Easing the transition from combat zone to college

Woman who lost son in Iraq organizes event to aid veterans

March 02, 2006|By LIZ F. KAY | LIZ F. KAY,SUN REPORTER

.. Towson University academic adviser Tracy Miller was accustomed to counseling her son's friends -- Marines, like him -- about college. The young men would sit in her living room during long weekends away from Camp Lejeune in North Carolina.

They recognized the value of higher education but didn't seem to know that there were many paths to getting a degree, Miller said.

"They want college as a means to get ahead without knowing the specifics," she said. "There were just so many types of colleges, and they didn't know that."

More than a year after the death of her son in Iraq, Miller is trying to reach a wider audience of military men and women, organizing tomorrow's Operation Service to Scholarship, a college fair to help veterans returning from Iraq and Afghanistan prepare for a future at home.

Miller said she hasn't found similar programs anywhere else in the nation but hopes to share the idea with others elsewhere after testing it at Towson.

The military offers services to help veterans adjust to civilian life, but "they're not colleges," Miller said. "They're the military doing transitional advising."

Her son, Marine Cpl. Nicholas Lee Ziolkowski, was 22 when he was killed. "Nicky," as she calls him, enlisted as an 18-year-old and initially expected to stay in the service for 20 years. His ambitions changed, his mother said, and he planned to return and attend Towson after serving four years.

After her son's death, Miller decided to run for the state House of Delegates. Her son "was the spark that ignited my thought to run," she said.

She has worked for 28 years at Towson, where she also teaches an American studies course on the 1960s.

Miller has talked to veterans and military contacts, and with other parents of veterans to spread the word about the college fair. About a dozen institutions, including universities, community colleges and vocational schools, will participate, she said.

Operation Service to Scholarship will be held from 3 p.m. to 6 p.m. tomorrow in Towson's University Union.

Officials at the Maryland Department of Veterans Affairs estimate that about 17,000 veterans of conflicts that began after the Sept. 11, 2001, terrorist attacks live in the state. About 6,000 Maryland National Guard and Air National Guard members have served since then, said Maj. Charles S. Kohler, a Guard spokesman.

Miller has also planned a panel discussion that will outline the benefits institutions offer to people with military experience.

Ellen Robinson, who works with veterans at the Community College of Baltimore County, said service members can get credits for military training, depending on their majors. Some other institutions have similar policies.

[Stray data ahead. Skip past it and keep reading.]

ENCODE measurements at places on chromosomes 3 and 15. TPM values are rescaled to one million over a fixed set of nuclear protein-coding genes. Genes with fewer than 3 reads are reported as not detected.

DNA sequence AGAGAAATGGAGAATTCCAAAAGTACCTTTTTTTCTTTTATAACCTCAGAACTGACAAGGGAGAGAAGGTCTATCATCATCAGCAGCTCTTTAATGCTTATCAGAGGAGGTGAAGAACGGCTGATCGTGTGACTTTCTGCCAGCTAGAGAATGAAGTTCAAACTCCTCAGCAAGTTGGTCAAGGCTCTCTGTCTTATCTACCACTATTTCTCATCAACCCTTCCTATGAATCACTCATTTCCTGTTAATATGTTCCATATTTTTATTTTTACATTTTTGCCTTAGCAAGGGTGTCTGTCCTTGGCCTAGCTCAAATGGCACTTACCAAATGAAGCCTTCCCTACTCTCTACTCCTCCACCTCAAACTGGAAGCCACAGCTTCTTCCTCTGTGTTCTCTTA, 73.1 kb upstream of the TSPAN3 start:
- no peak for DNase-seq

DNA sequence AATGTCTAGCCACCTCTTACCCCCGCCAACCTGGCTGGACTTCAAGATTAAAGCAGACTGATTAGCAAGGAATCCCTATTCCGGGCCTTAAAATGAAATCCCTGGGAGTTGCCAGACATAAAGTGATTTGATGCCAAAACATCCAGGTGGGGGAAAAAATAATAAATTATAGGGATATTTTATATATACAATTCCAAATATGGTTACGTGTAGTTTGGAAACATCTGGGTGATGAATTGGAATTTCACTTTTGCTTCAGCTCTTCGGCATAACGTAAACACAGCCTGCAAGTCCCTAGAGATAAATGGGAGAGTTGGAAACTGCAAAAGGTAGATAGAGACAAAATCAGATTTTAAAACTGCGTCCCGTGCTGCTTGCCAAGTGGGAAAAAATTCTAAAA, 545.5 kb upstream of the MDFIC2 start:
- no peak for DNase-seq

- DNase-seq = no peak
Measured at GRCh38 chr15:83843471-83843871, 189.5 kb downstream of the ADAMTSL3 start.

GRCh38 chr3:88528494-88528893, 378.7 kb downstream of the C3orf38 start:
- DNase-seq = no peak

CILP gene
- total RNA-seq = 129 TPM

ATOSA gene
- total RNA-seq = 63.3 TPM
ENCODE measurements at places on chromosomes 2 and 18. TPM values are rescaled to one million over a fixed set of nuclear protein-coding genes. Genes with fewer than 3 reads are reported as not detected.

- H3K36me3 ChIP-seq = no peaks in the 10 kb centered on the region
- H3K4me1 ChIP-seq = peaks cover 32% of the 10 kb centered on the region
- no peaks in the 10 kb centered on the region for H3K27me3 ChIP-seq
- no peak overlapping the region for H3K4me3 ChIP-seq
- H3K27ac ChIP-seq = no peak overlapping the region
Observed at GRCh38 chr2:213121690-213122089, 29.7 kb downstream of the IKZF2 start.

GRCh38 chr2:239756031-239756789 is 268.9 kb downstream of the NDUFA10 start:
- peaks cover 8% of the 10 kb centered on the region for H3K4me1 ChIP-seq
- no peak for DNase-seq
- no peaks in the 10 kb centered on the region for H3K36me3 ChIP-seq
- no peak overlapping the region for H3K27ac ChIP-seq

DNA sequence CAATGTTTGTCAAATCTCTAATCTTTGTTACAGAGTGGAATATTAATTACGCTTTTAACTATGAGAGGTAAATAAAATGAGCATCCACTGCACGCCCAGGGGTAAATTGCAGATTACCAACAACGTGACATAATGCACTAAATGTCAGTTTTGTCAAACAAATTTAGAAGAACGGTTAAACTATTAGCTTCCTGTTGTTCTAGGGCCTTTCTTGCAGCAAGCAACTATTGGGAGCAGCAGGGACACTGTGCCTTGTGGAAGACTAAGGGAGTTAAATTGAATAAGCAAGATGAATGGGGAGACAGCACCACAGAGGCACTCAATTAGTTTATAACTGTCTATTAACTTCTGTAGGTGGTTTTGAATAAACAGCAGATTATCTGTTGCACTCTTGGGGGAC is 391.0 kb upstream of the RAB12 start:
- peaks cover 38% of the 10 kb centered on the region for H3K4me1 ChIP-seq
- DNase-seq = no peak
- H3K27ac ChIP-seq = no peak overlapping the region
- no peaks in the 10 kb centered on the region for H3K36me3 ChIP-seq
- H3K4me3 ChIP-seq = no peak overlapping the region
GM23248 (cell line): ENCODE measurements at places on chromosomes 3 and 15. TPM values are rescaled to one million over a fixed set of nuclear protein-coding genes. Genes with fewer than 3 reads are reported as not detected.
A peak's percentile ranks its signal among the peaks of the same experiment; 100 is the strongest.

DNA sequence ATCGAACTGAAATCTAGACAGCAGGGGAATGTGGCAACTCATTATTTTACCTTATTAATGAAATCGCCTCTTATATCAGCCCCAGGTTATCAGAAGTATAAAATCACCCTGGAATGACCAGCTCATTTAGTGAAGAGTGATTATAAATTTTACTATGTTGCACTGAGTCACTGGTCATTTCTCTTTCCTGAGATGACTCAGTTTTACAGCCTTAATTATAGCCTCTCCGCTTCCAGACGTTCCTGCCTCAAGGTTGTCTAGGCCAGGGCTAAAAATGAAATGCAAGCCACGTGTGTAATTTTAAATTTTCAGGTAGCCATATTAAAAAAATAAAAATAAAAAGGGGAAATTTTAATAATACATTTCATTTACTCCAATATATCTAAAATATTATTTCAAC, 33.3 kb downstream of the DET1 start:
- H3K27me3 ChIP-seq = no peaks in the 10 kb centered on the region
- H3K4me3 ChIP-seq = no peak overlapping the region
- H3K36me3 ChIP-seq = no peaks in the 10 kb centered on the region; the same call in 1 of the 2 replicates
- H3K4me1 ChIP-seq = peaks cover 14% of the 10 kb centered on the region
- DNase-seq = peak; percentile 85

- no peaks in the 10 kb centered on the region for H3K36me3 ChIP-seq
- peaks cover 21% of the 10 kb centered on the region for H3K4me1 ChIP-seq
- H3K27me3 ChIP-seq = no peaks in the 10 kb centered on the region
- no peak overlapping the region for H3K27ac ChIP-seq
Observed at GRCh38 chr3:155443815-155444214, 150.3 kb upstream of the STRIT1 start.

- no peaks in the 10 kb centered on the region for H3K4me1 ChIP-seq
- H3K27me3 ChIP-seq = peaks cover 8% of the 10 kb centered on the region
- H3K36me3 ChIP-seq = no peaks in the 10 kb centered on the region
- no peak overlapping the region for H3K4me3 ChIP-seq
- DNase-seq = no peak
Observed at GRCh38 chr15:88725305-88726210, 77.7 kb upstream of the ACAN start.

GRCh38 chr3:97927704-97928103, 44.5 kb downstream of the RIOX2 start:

More than 40 community colleges and universities offer discounts to Maryland National Guard members, Kohler said. Villa Julie College offers returning Guard members a 15 percent discount on tuition and fees, said college spokesman Brian Shea.

Miller is also designing a session on choosing the right kind of college and preparing for college life.

"A 22-year-old freshman is not going to be interested in the same things that an 18-year-old freshman is necessarily interested in," Miller said. "Whereas a 22-year-old freshman may not have the patience for rushing a fraternity, he might be interested in recreational sports."

Among such freshmen is Patrick Young, 22, who enrolled at Towson in January, about nine months after returning from his second tour in Iraq as a Marine. He served with Miller's son and had discussed applying to college with Miller during visits home.

"I honestly didn't know how I would be enrolled," he said. "I hoped it wouldn't be on my high school records, because then I wouldn't get in."

David R. Segal, a sociologist who studies military organizations at the University of Maryland, said it is important to provide services such as tomorrow's college fair for prospective students not following the usual route from high school to college.

Unlike high school seniors who get help from families and teachers as they move on to higher education, veterans are "stepping back into a student role and having to learn it," he said, and colleges and universities must expect that the transition back to education might be abrupt for recently returned veterans.

"You have to assume that many if not most of the military personnel coming back from Afghanistan or Iraq have been traumatized by the experience," Segal said. Symptoms of post-traumatic stress syndrome include short-term memory loss, anxiety and trouble sleeping.

When Segal began teaching military sociology in the mid-1970s, some of his students were Vietnam veterans, he said.

"They had very personal reasons for taking the course. ... They were trying to make sense of this horrendous experience they had had," he said. "Classwork itself was part of their reintegration into society, and that's going to be happening again."

liz.kay@baltsun.com

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